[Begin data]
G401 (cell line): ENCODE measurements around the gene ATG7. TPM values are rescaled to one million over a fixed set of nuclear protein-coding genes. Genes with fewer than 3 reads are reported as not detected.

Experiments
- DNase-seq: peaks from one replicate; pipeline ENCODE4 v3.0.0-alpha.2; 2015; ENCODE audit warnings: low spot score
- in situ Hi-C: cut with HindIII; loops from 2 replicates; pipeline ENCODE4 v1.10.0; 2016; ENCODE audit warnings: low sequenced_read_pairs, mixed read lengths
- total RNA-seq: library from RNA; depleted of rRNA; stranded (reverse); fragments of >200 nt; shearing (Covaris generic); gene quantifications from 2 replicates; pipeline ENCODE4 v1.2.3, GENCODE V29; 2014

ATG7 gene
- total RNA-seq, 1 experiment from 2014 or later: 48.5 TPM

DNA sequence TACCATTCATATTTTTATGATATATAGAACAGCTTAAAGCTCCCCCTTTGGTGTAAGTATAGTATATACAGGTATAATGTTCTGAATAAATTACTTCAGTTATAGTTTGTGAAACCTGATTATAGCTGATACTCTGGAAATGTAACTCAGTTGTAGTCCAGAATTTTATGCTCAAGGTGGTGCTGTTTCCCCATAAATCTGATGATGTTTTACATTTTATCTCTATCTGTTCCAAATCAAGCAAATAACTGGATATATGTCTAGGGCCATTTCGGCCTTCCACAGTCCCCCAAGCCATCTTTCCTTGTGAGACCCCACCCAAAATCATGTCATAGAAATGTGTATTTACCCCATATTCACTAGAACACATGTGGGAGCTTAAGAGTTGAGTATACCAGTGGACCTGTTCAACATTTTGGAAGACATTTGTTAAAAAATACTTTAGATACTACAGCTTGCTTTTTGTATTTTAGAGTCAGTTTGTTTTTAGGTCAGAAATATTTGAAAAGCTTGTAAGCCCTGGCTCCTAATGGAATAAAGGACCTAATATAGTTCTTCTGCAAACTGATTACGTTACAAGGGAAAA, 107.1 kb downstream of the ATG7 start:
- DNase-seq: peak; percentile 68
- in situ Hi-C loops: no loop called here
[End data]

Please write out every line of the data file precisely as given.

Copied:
G401 (cell line): ENCODE measurements around the gene ATG7. TPM values are rescaled to one million over a fixed set of nuclear protein-coding genes. Genes with fewer than 3 reads are reported as not detected.

Experiments
- DNase-seq: peaks from one replicate; pipeline ENCODE4 v3.0.0-alpha.2; 2015; ENCODE audit warnings: low spot score
- in situ Hi-C: cut with HindIII; loops from 2 replicates; pipeline ENCODE4 v1.10.0; 2016; ENCODE audit warnings: low sequenced_read_pairs, mixed read lengths
- total RNA-seq: library from RNA; depleted of rRNA; stranded (reverse); fragments of >200 nt; shearing (Covaris generic); gene quantifications from 2 replicates; pipeline ENCODE4 v1.2.3, GENCODE V29; 2014

ATG7 gene
- total RNA-seq, 1 experiment from 2014 or later: 48.5 TPM

DNA sequence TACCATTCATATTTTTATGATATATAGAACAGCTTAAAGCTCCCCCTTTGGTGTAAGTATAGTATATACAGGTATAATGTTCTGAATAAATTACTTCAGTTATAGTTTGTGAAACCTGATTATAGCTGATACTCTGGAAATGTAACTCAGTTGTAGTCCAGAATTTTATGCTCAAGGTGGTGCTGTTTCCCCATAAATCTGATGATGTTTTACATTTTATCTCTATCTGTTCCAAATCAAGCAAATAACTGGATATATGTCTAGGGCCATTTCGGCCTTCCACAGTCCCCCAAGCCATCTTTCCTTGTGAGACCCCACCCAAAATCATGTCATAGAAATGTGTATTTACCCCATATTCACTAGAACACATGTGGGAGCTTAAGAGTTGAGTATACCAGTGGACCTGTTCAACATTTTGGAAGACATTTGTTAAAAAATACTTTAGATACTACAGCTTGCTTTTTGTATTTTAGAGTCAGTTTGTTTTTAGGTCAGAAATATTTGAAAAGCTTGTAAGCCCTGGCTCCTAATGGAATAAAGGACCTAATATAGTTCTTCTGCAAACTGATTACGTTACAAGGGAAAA, 107.1 kb downstream of the ATG7 start:
- DNase-seq: peak; percentile 68
- in situ Hi-C loops: no loop called here